Why One Paleo Pioneer Wants You to Eat Less Meat
Boyd Eaton, a retired physician and professor who penned the pro-Paleo book The Paleolithic Prescription back in 1988, says it’s time for Stone Age-esque eaters to cut the meat out of their diets.
“I am convinced we have a real problem with sustainability,” Eaton told the Chicago Tribune. “Raising and feeding beef and other forms of animal protein is just non-sustainable.”
According to Eaton, while animal protein provides plenty of health benefits, the ideal diet should consist mostly of plant proteins. “That would be desirable, not necessarily for health reasons, but because it’s so much better for the environment and the sustainability of our planet,” he told the Tribune.
The idea isn’t new: Mark Hyman, MD, (author of The Blood Sugar Solution 10-Day Detox Diet) follows a pegan diet, and told the Tribune that Paleos and vegans really aren't so different. Both diets include a lot of nuts and vegetables, and cut out dairy and highly processed foods. However, Paleo’s main sources of protein—animal products—are decidedly non-vegan, while veganism’s protein-packed legumes and grains are Paleo no-nos.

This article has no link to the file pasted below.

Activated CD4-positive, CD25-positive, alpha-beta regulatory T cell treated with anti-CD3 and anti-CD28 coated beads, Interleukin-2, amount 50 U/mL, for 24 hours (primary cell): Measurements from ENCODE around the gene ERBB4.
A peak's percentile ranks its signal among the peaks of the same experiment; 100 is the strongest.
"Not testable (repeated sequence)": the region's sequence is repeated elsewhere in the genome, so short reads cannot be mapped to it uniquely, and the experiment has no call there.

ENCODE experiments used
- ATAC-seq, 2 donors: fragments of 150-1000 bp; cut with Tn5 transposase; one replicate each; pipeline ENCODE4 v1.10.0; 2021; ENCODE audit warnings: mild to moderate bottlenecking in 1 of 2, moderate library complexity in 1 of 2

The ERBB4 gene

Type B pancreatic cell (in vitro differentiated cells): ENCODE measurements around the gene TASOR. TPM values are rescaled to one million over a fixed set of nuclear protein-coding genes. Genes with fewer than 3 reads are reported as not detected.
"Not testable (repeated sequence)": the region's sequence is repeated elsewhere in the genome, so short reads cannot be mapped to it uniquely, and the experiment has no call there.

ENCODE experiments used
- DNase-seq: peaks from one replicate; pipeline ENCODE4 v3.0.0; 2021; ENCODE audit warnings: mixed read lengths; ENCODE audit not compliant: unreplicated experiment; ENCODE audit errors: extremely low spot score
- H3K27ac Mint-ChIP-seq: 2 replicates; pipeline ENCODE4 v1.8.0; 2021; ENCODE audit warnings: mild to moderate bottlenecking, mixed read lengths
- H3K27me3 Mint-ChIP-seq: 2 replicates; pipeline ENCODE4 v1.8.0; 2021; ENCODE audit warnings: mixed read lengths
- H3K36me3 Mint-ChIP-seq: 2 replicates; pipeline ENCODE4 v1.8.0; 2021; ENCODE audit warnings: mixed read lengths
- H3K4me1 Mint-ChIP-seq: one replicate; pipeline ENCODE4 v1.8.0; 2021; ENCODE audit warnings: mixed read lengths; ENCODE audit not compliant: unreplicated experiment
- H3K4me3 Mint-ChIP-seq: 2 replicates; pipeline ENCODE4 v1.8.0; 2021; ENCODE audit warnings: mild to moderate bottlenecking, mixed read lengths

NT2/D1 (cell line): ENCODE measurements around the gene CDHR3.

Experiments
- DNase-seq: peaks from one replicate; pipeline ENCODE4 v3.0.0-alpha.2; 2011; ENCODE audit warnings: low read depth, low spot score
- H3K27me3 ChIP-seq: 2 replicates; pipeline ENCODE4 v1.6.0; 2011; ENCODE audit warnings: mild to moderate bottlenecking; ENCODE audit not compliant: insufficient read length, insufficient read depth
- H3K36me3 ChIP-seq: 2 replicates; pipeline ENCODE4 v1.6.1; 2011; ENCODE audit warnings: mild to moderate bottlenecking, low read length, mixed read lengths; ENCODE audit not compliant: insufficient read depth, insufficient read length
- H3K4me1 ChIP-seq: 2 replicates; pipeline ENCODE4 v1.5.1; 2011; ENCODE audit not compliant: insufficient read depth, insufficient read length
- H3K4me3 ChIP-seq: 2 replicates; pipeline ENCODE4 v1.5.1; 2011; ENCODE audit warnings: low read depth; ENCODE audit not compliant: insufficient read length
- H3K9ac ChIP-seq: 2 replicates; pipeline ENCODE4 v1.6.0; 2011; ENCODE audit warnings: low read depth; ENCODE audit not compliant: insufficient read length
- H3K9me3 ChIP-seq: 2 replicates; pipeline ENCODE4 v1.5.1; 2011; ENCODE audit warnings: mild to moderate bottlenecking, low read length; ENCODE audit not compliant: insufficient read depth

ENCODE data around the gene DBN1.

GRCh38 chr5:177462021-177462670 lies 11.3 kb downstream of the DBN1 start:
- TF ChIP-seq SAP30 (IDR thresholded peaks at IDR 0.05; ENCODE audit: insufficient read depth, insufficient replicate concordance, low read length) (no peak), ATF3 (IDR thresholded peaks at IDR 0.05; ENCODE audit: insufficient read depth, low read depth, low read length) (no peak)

The happy-pegan compromise, according to Eaton and Dr. Hyman, is a bit of cheating on both sides. Eaton's recommended plant protein sources include hummus, lentils, falafel, roasted beets with walnuts, and roasted butternut squash with tahini.
“Anybody who eats a whole lot of varied vegetable and plant source foods is getting an acceptable protein and amino acid composition to their meal,” Eaton told the Tribune. “You just have to eat a lot of different plant and vegetable sources.”
Is Paleo-vegan peace on the horizon? Dinner party hosts everywhere are giddy with anticipation at the thought of their guests breaking bread (or at least sharing some falafel) together. —Alison Feller
Thinking about giving it a try? Here are 35 Paleo-friendly recipes that don't include meat.
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